2006 TED Prize winner Larry Brilliant just got a major push toward realizing his wish to build a global system for early disease and disaster detection. Google.org, Google’s philanthropic arm, where Brilliant serves as executive director, today announced that it would put $14 million toward the goal of preventing the next global pandemic. The hope is that the use of powerful technology like high-resolution satellite imagery will help identify areas in developing countries where infectious diseases might be about to take hold. Working with local authorities, scientists can intervene to nip disaster in the bud, before the microbes spread.
“Business as usual won’t prevent the next AIDS or SARS,” said Larry Brilliant in a statement. “The teams we’re funding today are on the frontiers of digital and genetic early-detection technology, and their work will help solve centuries-old problems and hopefully save millions of lives.”
Six organizations will be recipients of the grant, including the Global Viral Forecasting Initiative, headed by Dr. Nathan Wolfe, whose $5.5M from Google.org will be matched by TEDster Jeff Skoll’s foundation.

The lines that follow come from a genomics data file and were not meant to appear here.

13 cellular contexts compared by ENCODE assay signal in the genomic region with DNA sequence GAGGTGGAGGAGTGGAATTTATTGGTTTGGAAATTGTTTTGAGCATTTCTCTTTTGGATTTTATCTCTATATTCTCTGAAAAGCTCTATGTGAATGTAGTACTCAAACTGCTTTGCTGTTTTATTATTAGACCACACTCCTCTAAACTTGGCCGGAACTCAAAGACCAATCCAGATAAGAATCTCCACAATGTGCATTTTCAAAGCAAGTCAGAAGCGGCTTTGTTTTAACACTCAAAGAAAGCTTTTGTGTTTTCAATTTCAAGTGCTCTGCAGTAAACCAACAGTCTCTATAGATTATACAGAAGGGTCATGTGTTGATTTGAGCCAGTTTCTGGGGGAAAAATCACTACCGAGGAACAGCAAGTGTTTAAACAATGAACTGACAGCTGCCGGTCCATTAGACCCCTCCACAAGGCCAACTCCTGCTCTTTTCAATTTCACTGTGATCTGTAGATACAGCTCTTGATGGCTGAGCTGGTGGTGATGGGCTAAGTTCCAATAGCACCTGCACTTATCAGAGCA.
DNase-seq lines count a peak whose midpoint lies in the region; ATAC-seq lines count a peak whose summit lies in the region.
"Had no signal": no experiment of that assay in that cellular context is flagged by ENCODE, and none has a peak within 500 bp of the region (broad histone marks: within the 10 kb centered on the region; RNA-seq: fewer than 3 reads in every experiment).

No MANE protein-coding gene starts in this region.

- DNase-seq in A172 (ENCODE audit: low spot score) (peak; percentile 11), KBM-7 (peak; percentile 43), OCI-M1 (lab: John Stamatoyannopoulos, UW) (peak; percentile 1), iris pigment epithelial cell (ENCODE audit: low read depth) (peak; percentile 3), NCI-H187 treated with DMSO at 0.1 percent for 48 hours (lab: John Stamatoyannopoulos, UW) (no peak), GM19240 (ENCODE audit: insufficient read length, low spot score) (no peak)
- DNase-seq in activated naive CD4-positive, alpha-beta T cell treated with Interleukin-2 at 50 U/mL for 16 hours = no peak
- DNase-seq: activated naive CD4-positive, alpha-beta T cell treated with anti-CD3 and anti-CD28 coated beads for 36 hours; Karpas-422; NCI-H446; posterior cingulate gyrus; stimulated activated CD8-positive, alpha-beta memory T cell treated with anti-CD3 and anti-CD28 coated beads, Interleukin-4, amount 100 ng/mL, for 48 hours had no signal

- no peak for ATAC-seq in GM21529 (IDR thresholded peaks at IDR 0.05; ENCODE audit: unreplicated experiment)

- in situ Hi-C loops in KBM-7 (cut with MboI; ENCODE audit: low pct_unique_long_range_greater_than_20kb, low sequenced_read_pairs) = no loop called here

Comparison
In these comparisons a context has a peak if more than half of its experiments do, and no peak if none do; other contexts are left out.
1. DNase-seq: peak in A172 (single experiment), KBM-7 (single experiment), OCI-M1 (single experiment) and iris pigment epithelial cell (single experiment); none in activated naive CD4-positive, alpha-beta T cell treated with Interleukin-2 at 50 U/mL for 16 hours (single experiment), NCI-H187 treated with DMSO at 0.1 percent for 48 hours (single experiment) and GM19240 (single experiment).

“On every continent, viruses move from animals into people. GVFI’s mission is to monitor this viral exchange. Working in animal markets, with restaurant workers, and with hunters at the end of the road, we sort through this traffic to try to stop deadly diseases before they spread,” said Dr. Nathan Wolfe, the founder and director of GVFI.
In an article in USA Today, Brilliant underscores the urgency of his mission — at a time when the global economic downturn could tempt governments to cut back on public health spending: “Nature has her own timetable. She doesn’t watch Dow Jones. We are inevitably and inexorably moving toward a pandemic.”
Them’s fighting words. — Sierra Feldner-Shaw